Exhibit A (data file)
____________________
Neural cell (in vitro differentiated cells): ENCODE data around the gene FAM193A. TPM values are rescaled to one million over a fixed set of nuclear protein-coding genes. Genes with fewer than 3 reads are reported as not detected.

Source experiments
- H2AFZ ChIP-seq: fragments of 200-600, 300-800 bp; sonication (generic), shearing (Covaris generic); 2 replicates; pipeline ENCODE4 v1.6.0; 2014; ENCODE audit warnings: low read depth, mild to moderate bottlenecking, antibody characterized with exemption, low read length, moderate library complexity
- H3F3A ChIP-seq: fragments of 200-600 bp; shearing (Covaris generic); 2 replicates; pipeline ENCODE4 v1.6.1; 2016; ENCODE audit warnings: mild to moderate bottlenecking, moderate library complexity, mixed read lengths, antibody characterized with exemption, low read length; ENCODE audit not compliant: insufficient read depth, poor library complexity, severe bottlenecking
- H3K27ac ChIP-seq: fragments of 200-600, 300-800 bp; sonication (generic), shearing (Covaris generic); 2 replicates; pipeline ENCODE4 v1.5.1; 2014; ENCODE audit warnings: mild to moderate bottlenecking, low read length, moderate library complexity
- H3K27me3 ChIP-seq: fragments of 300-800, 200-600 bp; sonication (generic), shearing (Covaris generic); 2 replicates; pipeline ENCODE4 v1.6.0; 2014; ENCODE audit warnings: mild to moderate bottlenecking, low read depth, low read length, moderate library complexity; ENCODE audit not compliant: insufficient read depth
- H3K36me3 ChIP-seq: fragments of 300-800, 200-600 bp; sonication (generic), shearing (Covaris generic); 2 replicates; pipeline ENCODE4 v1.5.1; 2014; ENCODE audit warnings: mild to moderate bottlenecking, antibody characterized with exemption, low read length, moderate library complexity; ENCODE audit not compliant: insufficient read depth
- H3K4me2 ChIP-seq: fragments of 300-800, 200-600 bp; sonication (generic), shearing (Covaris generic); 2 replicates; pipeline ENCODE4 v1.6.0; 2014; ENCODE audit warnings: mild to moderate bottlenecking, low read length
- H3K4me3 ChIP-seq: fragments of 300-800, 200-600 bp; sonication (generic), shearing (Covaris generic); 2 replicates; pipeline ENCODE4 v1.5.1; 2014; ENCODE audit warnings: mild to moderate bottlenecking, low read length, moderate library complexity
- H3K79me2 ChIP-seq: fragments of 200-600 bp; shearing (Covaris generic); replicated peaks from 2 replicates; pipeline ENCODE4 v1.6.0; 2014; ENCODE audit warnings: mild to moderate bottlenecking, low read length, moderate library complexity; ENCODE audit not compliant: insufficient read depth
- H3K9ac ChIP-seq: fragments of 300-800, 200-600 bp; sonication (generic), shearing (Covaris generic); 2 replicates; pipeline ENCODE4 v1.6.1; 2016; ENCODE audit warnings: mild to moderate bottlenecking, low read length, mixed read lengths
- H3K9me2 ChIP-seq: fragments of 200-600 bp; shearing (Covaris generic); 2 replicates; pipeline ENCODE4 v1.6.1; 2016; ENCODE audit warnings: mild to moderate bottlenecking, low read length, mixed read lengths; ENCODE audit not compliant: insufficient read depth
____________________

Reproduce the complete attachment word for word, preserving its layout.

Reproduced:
Neural cell (in vitro differentiated cells): ENCODE data around the gene FAM193A. TPM values are rescaled to one million over a fixed set of nuclear protein-coding genes. Genes with fewer than 3 reads are reported as not detected.

Source experiments
- H2AFZ ChIP-seq: fragments of 200-600, 300-800 bp; sonication (generic), shearing (Covaris generic); 2 replicates; pipeline ENCODE4 v1.6.0; 2014; ENCODE audit warnings: low read depth, mild to moderate bottlenecking, antibody characterized with exemption, low read length, moderate library complexity
- H3F3A ChIP-seq: fragments of 200-600 bp; shearing (Covaris generic); 2 replicates; pipeline ENCODE4 v1.6.1; 2016; ENCODE audit warnings: mild to moderate bottlenecking, moderate library complexity, mixed read lengths, antibody characterized with exemption, low read length; ENCODE audit not compliant: insufficient read depth, poor library complexity, severe bottlenecking
- H3K27ac ChIP-seq: fragments of 200-600, 300-800 bp; sonication (generic), shearing (Covaris generic); 2 replicates; pipeline ENCODE4 v1.5.1; 2014; ENCODE audit warnings: mild to moderate bottlenecking, low read length, moderate library complexity
- H3K27me3 ChIP-seq: fragments of 300-800, 200-600 bp; sonication (generic), shearing (Covaris generic); 2 replicates; pipeline ENCODE4 v1.6.0; 2014; ENCODE audit warnings: mild to moderate bottlenecking, low read depth, low read length, moderate library complexity; ENCODE audit not compliant: insufficient read depth
- H3K36me3 ChIP-seq: fragments of 300-800, 200-600 bp; sonication (generic), shearing (Covaris generic); 2 replicates; pipeline ENCODE4 v1.5.1; 2014; ENCODE audit warnings: mild to moderate bottlenecking, antibody characterized with exemption, low read length, moderate library complexity; ENCODE audit not compliant: insufficient read depth
- H3K4me2 ChIP-seq: fragments of 300-800, 200-600 bp; sonication (generic), shearing (Covaris generic); 2 replicates; pipeline ENCODE4 v1.6.0; 2014; ENCODE audit warnings: mild to moderate bottlenecking, low read length
- H3K4me3 ChIP-seq: fragments of 300-800, 200-600 bp; sonication (generic), shearing (Covaris generic); 2 replicates; pipeline ENCODE4 v1.5.1; 2014; ENCODE audit warnings: mild to moderate bottlenecking, low read length, moderate library complexity
- H3K79me2 ChIP-seq: fragments of 200-600 bp; shearing (Covaris generic); replicated peaks from 2 replicates; pipeline ENCODE4 v1.6.0; 2014; ENCODE audit warnings: mild to moderate bottlenecking, low read length, moderate library complexity; ENCODE audit not compliant: insufficient read depth
- H3K9ac ChIP-seq: fragments of 300-800, 200-600 bp; sonication (generic), shearing (Covaris generic); 2 replicates; pipeline ENCODE4 v1.6.1; 2016; ENCODE audit warnings: mild to moderate bottlenecking, low read length, mixed read lengths
- H3K9me2 ChIP-seq: fragments of 200-600 bp; shearing (Covaris generic); 2 replicates; pipeline ENCODE4 v1.6.1; 2016; ENCODE audit warnings: mild to moderate bottlenecking, low read length, mixed read lengths; ENCODE audit not compliant: insufficient read depth